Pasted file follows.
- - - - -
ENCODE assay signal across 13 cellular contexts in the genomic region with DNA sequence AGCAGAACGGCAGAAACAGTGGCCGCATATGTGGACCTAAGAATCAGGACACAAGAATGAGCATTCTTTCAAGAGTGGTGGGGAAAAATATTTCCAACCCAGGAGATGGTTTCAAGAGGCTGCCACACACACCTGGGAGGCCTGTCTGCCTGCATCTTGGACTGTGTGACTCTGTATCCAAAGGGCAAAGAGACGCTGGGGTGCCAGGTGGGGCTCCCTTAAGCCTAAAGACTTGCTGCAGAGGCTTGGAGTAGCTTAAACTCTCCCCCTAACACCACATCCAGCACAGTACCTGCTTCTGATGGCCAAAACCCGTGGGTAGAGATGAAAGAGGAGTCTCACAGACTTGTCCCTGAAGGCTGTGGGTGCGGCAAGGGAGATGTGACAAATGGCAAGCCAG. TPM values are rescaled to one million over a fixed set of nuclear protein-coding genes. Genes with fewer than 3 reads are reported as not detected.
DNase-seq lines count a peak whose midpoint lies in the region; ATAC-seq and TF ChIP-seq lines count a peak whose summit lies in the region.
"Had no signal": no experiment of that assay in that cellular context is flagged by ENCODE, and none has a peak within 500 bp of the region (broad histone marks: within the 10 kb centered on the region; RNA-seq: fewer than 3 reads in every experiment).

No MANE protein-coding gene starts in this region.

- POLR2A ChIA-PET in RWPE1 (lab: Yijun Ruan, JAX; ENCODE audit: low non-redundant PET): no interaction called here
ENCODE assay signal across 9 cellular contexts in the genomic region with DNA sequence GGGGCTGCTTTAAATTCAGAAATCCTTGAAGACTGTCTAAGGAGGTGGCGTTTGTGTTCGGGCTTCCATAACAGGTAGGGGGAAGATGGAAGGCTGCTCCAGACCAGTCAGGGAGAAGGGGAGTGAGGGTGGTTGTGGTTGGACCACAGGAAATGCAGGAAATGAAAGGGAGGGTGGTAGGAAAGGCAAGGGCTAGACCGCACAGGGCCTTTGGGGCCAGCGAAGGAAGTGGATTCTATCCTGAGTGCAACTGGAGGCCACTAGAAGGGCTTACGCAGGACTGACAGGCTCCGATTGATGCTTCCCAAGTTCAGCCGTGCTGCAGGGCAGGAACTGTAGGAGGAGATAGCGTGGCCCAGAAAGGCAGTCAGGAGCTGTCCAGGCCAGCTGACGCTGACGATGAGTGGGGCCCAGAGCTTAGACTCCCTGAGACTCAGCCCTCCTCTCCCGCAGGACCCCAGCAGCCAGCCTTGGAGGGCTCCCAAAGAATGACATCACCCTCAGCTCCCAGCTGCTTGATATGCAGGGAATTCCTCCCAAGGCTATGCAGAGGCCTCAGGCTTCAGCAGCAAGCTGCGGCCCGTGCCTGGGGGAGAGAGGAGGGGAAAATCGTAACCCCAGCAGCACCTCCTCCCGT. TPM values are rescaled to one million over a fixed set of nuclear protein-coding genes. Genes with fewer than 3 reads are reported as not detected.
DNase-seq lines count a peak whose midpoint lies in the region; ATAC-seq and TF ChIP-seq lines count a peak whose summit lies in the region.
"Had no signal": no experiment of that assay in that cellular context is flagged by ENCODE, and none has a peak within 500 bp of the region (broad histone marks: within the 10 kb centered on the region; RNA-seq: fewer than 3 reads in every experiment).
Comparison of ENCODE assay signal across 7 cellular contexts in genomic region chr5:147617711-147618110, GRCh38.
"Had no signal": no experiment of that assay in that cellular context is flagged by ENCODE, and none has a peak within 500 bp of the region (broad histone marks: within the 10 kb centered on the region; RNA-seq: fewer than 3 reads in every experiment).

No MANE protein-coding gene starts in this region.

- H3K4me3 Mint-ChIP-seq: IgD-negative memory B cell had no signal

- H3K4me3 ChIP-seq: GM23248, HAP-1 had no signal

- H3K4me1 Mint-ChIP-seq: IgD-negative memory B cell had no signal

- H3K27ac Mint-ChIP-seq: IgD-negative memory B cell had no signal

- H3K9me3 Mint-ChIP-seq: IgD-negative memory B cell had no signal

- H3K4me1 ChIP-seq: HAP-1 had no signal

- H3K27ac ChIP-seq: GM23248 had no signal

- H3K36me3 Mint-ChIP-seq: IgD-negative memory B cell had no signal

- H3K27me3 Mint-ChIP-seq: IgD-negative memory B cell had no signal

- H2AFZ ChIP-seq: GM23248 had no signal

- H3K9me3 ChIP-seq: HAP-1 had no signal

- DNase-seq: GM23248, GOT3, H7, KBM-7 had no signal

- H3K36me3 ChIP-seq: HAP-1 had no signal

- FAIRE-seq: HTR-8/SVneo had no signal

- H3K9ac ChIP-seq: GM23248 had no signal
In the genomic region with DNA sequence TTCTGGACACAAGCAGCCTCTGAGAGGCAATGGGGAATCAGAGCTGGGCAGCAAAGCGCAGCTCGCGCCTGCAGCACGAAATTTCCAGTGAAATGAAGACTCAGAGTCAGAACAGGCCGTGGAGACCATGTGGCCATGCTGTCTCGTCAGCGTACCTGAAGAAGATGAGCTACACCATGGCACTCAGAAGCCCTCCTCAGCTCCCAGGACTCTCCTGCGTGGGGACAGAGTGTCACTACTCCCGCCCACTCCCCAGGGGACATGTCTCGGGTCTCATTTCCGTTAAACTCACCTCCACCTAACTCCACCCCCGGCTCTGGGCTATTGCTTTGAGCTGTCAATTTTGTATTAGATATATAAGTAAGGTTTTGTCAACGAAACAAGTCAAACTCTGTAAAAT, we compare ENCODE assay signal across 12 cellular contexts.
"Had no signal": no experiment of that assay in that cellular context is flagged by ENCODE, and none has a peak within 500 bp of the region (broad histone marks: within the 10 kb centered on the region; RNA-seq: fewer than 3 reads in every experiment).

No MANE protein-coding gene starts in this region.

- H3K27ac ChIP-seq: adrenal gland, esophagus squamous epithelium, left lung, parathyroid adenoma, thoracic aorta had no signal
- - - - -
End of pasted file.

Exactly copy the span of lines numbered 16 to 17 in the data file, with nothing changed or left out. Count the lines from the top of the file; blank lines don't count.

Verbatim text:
- H3K9me3 Mint-ChIP-seq: IgD-negative memory B cell had no signal

- H3K4me1 ChIP-seq: HAP-1 had no signal